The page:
Disaster relief training prepares nursing students for potential careers overseas

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By Destinee McCulley | Perspectives Editor

The School of Nursing conducted its first Sphere Training for Disaster Relief Oct. 7-11. It taught nursing program students the international standards for disaster response and its application.

This training conference was hosted by The Sphere Project, an organization based in Geneva, that seeks to provide minimum standards for disaster response in key lifesaving capacities.

The training was taught by Baptist Global Reponse personnel Dr. Francis Horton, Area Director for Central and South Asia, and Dr. Pat Melancon, Managing Director of Disaster Response and Training. Baptist Global Response is an international Southern Baptist group that provides disaster relief and community development to people in desperate need.

The Sphere Project’s standards are internationally recognized; Horton said 95 percent of all countries acknowledge them.

Students met each day in the Copenbarger Presidential Dining Room for conference-style lectures that included hands-on training later on during the week. Students learned the logistical aspects of disaster relief, such as water sanitation and shelter provisioning. They were able to put this information to use in a crisis situation simulation.

“They are very well-equipped to handle these disaster situations, and they have shown that this week,” Horton said of the students who attended.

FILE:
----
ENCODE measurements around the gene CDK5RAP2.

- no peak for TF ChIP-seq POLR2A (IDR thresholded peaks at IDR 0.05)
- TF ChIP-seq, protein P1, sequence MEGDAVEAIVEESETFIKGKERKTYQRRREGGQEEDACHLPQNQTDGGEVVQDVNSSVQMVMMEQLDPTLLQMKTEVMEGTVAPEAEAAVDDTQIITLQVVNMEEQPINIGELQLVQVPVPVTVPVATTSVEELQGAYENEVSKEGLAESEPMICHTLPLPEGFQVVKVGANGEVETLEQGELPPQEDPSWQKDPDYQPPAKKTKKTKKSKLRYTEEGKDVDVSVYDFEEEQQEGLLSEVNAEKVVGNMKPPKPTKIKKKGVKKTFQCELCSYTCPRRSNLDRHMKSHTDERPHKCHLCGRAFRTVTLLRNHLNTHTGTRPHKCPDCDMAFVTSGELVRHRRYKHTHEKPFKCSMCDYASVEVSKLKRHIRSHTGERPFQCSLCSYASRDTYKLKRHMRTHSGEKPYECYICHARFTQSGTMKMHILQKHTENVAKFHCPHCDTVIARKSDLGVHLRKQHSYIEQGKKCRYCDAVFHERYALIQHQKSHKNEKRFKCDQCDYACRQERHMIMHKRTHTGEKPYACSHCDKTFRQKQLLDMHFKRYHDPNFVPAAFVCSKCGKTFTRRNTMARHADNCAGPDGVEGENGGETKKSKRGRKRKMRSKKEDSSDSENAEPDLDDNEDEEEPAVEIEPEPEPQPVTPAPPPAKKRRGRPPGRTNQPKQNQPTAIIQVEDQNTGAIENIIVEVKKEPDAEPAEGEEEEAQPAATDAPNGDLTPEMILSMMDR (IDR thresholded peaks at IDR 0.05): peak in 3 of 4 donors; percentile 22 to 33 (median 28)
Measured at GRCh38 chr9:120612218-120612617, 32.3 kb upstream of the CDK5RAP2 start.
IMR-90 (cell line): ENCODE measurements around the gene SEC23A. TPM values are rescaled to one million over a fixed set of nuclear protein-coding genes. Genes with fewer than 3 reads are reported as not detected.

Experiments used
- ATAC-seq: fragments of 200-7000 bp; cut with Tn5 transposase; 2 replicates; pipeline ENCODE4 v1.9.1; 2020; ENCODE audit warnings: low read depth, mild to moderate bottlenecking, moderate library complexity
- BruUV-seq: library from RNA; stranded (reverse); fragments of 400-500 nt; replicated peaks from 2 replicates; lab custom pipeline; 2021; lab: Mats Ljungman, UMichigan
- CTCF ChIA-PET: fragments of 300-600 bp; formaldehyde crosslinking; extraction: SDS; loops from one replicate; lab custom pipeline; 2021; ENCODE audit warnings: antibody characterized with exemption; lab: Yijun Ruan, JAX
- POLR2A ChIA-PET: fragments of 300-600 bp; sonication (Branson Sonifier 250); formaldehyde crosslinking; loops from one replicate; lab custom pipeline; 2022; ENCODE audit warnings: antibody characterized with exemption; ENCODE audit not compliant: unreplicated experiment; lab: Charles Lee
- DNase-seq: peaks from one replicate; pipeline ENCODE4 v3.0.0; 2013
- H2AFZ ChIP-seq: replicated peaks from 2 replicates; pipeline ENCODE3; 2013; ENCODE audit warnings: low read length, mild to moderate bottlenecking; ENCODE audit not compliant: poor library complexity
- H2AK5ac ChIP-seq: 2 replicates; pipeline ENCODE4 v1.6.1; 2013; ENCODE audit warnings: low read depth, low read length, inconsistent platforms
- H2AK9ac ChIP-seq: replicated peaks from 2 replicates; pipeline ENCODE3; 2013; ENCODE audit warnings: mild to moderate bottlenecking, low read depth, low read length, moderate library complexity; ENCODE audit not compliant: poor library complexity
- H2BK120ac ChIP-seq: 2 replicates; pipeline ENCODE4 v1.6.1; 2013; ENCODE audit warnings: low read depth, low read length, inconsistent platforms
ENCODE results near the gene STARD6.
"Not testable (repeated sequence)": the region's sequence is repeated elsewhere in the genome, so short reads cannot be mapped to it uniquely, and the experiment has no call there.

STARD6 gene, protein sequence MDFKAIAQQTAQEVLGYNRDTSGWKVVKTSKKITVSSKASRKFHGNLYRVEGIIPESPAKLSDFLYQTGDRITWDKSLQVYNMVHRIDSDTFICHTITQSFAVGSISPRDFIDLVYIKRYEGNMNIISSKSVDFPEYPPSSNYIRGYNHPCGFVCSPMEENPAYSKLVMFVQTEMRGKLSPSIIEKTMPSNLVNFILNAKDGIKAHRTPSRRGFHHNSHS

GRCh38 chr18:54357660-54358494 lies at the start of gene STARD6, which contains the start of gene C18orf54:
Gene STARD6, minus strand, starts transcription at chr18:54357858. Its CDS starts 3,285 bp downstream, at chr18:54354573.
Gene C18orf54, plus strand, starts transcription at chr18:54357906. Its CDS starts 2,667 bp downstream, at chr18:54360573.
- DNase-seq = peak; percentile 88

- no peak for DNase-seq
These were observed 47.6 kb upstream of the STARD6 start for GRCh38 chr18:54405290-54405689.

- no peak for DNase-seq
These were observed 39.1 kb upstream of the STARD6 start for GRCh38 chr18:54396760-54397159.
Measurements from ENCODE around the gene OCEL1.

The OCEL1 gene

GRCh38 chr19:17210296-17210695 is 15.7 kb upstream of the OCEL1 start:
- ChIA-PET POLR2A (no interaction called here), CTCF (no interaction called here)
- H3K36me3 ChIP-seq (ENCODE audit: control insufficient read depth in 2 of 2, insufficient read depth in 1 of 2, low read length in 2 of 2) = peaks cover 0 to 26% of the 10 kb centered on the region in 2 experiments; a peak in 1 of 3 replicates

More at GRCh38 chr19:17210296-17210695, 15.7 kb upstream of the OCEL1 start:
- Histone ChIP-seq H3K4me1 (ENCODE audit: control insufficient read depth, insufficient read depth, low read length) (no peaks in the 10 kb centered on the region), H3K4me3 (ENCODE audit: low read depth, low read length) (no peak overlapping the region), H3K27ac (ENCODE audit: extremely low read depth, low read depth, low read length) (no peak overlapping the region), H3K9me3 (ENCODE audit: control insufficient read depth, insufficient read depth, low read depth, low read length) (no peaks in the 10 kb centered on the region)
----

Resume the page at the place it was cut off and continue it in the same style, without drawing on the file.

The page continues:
The Sphere Project maintains a global focus. The training allows California Baptist University nursing students to expand their reach outside of the American culture and help with future job opportunities.

“This is something they can put on their resume,” Melancon said. “If they are going to go work for an international organization that deals with healthcare issues, they will recognize the Sphere standards.”

The professors in the School of Nursing said they are particularly excited about the effects this training will have on students, both in their career and service to God.

“I have no idea how God is going to use this in all their lives, but I know that they are here for a reason, and that is something to get excited about,” said Dr. Deborah Carter, global engagement coordinator for the School of Nursing.

The Sphere training taught nursing students the international standards for handling emergency situations, and help students get jobs in nursing all over the world.

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